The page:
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Safeway hoping to raise as much as $220 million through Blackhawk IPO

BY Michael Johnsen

PLEASANTON, Calif. — Blackhawk Network Holdings on Monday announced its intent to open its initial public offering of 10 million shares at an estimated offering price of $20 to $22 per share. The IPO will consist solely of shares to be offered by existing stockholders, including Safeway, and could raise as much as $220 million. 

Goldman, Sachs & Co., BofA Merrill Lynch, Citigroup and Deutsche Bank Securities will serve as joint-bookrunning managers, with Goldman, Sachs & Co. serving as the global coordinator for the proposed offering. Barclays, BMO Capital Markets, Credit Suisse, Piper Jaffray, Raymond James and Wells Fargo Securities will serve as co-managers for the proposed offering. The offering will be made only by means of a prospectus. 

Blackhawk, a majority-owned subsidiary of Safeway, is a prepaid payment network utilizing proprietary technology to offer a portfolio of gift cards, other prepaid products and payment services in the United States and 18 other countries.

 

 

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Fruth opens 27th store in Ironton, Ohio

BY Alaric DeArment

IRONTON, Ohio — Fruth Pharmacy is opening its second store in the town of Ironton, Ohio, the retail pharmacy chain said Friday.

The store, the 27th in the Point Pleasant, W.Va.-based chain, was formerly Staley’s Pharmacy, an independent drug store. Owner Jim Staley, considering retirement, sold the store to Fruth. All the store’s employees, including Staley and his sister, were offered positions, and most stayed, Fruth said. The chain also recently opened its 26th store in Ironton.

"His primary concern was to make sure someone would continue to take care of his patients at the same level they had provided for the last 65 years, and what would happen to his employees," Fruth president and chairman Lynne Fruth said. "It was important that his family-owned business continue as a family-owned business."

Fruth added new paint, flooring and display shelves, as well as expanded selections of gifts and grocery items, but kept many of the original fixtures, including built-in display cabinetry and an old-fashioned indoor phone booth. The store’s grand opening is scheduled for the week of April 29.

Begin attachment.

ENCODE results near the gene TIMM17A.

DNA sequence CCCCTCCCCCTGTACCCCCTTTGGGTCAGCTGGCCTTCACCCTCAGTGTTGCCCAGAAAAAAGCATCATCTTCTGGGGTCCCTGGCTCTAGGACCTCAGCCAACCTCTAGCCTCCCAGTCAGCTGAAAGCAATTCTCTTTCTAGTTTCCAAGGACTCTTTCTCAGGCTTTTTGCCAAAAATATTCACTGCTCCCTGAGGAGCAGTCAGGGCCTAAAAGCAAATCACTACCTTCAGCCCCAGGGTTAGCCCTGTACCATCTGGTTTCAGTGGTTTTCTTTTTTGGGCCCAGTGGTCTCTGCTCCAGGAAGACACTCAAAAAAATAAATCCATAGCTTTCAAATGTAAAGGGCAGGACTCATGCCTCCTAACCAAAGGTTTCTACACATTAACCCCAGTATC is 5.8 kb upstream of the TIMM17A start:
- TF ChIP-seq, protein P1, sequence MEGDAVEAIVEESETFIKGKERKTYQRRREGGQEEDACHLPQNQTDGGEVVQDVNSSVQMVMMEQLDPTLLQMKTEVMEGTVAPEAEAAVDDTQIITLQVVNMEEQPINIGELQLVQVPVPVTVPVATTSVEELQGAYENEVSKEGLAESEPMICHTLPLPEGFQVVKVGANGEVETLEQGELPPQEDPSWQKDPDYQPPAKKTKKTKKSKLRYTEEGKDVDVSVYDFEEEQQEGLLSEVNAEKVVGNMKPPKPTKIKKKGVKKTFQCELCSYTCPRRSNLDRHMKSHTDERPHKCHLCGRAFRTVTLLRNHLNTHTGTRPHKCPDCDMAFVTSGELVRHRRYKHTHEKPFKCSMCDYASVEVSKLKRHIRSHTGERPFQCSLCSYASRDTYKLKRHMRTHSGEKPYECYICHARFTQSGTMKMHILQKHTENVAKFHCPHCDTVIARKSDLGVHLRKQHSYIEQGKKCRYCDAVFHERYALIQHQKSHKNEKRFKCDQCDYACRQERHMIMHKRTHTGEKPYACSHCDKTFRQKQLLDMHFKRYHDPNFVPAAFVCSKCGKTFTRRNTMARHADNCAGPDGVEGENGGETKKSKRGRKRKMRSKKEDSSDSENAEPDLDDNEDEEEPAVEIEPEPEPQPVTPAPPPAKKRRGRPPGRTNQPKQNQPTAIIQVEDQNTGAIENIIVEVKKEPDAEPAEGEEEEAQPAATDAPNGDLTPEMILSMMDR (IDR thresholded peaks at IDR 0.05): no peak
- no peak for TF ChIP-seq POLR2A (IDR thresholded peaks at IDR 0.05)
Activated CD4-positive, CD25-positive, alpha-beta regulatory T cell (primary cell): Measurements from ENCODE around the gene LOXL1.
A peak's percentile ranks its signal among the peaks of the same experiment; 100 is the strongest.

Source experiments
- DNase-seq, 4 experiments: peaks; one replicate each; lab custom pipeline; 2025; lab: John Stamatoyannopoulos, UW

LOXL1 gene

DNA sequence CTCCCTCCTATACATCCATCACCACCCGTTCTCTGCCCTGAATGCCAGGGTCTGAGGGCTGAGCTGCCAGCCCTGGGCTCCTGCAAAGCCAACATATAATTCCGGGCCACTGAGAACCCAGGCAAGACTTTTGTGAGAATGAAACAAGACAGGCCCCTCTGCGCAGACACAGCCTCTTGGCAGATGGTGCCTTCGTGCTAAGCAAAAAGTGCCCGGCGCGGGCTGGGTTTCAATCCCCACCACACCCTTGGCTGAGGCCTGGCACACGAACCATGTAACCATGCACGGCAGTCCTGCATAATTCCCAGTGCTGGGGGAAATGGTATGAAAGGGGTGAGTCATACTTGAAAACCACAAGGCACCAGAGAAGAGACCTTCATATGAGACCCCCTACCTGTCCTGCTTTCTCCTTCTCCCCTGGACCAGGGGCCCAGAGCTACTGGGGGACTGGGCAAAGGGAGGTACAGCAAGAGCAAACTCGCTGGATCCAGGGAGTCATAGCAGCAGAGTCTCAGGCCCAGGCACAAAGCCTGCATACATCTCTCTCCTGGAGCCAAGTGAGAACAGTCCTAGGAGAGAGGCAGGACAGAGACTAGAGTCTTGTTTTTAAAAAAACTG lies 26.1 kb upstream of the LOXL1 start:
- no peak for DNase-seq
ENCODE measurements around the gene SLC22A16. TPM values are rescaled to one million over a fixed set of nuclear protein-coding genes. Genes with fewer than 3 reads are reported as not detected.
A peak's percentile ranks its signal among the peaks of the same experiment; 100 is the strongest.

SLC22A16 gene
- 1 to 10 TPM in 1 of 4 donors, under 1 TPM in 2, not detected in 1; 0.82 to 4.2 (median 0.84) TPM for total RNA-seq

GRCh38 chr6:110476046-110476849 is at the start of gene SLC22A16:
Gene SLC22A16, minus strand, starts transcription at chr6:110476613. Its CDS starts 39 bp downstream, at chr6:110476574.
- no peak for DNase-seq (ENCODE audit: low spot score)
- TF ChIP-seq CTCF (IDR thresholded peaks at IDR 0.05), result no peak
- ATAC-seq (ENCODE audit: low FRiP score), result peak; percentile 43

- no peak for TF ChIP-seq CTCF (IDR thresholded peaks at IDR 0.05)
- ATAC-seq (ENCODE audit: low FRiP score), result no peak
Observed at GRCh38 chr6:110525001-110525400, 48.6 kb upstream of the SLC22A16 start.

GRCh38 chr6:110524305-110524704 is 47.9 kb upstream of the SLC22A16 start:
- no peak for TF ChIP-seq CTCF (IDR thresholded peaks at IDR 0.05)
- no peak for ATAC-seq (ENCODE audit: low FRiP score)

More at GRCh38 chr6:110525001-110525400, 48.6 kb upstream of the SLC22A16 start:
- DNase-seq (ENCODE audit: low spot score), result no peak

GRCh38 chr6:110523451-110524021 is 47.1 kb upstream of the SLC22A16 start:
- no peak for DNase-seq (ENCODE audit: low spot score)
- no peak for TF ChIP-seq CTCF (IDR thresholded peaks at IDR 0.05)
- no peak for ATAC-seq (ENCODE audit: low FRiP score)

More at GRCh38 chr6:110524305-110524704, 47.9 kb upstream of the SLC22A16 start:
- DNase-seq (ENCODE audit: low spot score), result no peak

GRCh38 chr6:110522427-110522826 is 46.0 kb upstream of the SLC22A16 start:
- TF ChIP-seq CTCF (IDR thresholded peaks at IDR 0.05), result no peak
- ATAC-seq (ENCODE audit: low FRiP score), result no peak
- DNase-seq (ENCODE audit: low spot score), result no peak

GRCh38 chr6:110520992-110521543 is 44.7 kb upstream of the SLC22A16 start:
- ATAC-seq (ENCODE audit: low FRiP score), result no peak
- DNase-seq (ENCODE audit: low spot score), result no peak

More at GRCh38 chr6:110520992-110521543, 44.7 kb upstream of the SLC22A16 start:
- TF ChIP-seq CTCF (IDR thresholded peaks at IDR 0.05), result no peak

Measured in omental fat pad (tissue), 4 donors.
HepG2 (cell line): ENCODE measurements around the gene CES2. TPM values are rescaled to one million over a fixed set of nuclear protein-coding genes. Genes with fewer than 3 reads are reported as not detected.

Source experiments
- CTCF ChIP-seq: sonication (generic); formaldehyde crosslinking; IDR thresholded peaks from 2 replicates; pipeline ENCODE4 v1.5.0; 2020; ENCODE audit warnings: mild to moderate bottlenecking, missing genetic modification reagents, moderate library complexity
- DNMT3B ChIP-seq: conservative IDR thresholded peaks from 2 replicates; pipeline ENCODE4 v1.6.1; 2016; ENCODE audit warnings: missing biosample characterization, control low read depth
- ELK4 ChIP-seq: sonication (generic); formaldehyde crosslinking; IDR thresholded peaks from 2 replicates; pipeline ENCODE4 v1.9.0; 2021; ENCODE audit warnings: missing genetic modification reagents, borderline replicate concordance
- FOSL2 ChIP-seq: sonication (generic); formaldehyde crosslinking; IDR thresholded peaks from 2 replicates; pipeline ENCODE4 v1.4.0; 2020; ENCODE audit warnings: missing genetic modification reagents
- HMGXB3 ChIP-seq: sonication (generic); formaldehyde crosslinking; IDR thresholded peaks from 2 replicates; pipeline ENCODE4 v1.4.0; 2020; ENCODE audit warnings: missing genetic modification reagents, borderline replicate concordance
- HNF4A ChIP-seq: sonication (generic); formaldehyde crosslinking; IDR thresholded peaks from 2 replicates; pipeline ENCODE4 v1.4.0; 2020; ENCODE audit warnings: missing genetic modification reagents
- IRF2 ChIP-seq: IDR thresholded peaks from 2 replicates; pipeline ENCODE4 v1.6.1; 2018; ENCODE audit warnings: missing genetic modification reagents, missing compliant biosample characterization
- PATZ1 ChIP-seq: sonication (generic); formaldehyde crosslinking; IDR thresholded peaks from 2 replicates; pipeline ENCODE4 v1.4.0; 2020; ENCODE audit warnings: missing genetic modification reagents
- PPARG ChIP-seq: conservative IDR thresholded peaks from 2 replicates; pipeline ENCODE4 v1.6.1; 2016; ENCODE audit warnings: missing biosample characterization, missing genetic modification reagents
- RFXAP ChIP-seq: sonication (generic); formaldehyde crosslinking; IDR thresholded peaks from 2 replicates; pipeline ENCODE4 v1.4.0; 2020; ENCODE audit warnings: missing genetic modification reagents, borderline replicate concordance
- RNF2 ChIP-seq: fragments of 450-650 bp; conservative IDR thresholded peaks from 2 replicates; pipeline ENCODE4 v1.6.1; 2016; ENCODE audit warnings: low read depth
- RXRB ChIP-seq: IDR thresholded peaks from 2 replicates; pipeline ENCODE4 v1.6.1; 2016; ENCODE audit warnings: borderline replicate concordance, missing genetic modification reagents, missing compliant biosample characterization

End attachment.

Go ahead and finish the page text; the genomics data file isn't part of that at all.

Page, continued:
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Marketing no longer about mobilizing the masses, but about amassing the upwardly mobile

BY Michael Johnsen

Geoscape issued a report projecting the future buying power of both Asian and Hispanic households, respectively. Both groups will spend far more in their remaining lifetimes than white non-Hispanic households. 

This report should serve as a wake up call that multicultural marketing efforts that appeal to the diversity of a shopper base are not just innovative strategies — they’re also essential. 

Marketing has always been about mobilizing the greatest number of consumers to buy. And an homogenized marketing message strategically placed against a mass media outlet times frequency used to do the trick. Not anymore. That collection of consumer eyeballs has been fracturing into smaller and smaller segments ever since cable TV was first introduced decades ago. That fracturing has only accelerated as consumers learn how to better personalize their media consumption through smartphones and tablets. 

Today it’s about mobilizing the greatest number of consumers to buy within each fragment. 

It’s already being done. Walgreens just last week opened a flagship location in Washington, D.C. at the entryway to the district’s Chinatown. And while casual walkersby may not take notice, the Walgreens logo on the exterior includes characters that translate into "pharmacy" in both Mandarin and Chinese. And many retailers like Target are generating separate creative specifically targeting the Hispanic population when constructing their media campaigns. 

Here’s why: According to the recent State of the Asian-American Consumer report from Nielsen, the Asian-American population totals 18.2 million today, with 1.4 million households with median incomes greater than $100,00. And the Hispanic-American population numbers more than 52 million, with 1.8 million households generating incomes greater than $100,000. That represents a 51% growth in the number of Asian-Americans and 50.6% growth in the number of Hispanic-Americans between 2000 and 2012. 

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